Black Art & Performing Blackness

Clifford Owens “Obligatory Self-Portrait of a Crying Performance Artist,” 2013/2016
Archival inkjet print
5.25 x 5.25 image on
11 x 8.5-inch paper
Edition of 50 + 2 APs

I went to see Clifford Owens. I remember looking him up the night before the talk and thinking ” okay this is going to be weird.” I was correct. It felt more like a show than a talk. I entered the room very un-cool like with pen and paper ready to take notes. I was able to write down very little until he yelled at me and everyone else writing down each and every word he said. He asked us how we are listening when all we were doing was copying his words. He was right. If I were to mindlessly jot down notes, I probably wouldn’t have been able to really reflect on what he said: ” Be African American, Be very African American

What does it mean to be very African American? Owens did not offer any explanation, he simply went on with what he was saying. I don’t remember what prompted this statement but I looked it up and this statement was an instruction by William Pope.L, veteran performance artist, and was sent to Owens for his Anthology project. It was interesting that he said this to a room full of mostly white people. What could white students gain from this statement? Could they ” put on” Blackness? Could they perform Blackness? Would the white student disregard this statement thinking it wasn’t for them? Regardless of what Owens intended to mean, I instantly thought ” how do I become very African American, how can I be the most Black?”

William Pope.L performing “Eating the Wall Street Journal” (2000) at The Sculpture Center, New York, 2000. (image courtesy the artist, photo by Lydia Grey)

I’ve been thinking a lot about identity politics in art. When I am looking for new art by Black artists, I have had to make a conscious effort not to pay unequal attention to artists who’s subject matter circulates around being a Black person. Though of course there is nothing wrong with Black artists creating work where they center themselves, I feel that it is my responsibility to see artists as whole persons rather than mouthpieces for the movement. Still, I have to check myself when looking at art and have to ask  ” do I really like this piece or do I just like it because it is about Blackness?”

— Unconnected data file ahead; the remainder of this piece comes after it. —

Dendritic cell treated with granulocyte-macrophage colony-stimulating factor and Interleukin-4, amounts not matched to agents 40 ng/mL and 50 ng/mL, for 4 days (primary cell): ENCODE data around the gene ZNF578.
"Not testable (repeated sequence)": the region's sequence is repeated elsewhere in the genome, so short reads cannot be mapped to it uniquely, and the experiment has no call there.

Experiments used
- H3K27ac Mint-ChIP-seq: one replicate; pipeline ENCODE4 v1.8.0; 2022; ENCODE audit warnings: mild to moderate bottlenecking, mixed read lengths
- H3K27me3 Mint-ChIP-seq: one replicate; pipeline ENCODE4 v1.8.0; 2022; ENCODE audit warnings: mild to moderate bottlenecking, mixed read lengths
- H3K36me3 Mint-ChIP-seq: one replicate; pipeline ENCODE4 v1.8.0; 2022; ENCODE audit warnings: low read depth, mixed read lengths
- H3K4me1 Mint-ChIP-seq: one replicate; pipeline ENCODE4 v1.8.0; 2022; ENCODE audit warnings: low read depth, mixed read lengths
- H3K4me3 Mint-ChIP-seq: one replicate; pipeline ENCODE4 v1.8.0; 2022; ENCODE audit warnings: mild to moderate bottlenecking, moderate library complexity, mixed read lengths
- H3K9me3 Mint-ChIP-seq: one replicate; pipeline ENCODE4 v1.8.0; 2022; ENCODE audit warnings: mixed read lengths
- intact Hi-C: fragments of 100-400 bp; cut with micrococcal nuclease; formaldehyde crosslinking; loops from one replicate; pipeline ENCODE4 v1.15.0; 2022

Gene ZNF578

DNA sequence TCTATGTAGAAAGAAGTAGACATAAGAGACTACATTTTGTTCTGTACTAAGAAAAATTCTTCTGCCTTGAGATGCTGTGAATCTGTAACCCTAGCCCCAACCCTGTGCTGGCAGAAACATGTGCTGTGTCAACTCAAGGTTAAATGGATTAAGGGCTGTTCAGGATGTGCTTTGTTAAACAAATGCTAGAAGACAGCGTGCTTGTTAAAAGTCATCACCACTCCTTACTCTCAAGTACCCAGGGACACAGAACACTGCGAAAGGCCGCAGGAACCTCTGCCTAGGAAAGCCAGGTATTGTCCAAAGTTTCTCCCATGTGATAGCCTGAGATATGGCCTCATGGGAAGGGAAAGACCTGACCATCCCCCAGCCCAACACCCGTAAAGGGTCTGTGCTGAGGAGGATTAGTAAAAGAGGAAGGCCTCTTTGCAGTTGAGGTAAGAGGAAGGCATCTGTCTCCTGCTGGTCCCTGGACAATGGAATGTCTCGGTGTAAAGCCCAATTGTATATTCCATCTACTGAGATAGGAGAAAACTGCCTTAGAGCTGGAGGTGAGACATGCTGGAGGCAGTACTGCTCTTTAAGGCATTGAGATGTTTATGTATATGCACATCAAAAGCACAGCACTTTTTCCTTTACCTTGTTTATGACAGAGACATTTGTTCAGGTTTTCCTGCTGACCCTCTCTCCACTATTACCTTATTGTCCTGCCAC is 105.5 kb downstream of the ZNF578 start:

“Black art” is not a genre. Although representation in media is something that is and will continue to be of importance, it is necessary that we don’t look to Black artists to limit their potential in order to entertain us through performative acts of Blackness. For example, if there is an exhibit focused on Black artists and all we see is work telling similar narratives, what does this say about the diversity or uniqueness of Black creatives? Does the artist’s ability to wear Blackness reflect their merit as a Black person making art? Are they then a good and loyal Black artist?

From what I’ve heard from other Black artists, it’s very annoying to be expected to perform a certain level of Blackness. It seems that Black people are given the responsibility of promoting the race, and should be creating work that reflects the Black experience at all times. Also, non-Black people often look at Black artists and assume that their work is about some really deep Black thing. The issue with this is that although art centering Black topics may be beneficial, it can also impose a cap on the imaginations of these artists and reduces their work to simple genre pieces, regardless of the styles or concepts that they approach. It will forever be considered ” Black Art” and that’s a shame.

When do we look at work by white artists and attribute it to the artist’s being 25% Irish, 30% German, 15% Italian, and 30%  Dutch? We don’t right? White artists are given much more agency than artists of color. There is no qualifier to a White artist’s work, they are simply making art.


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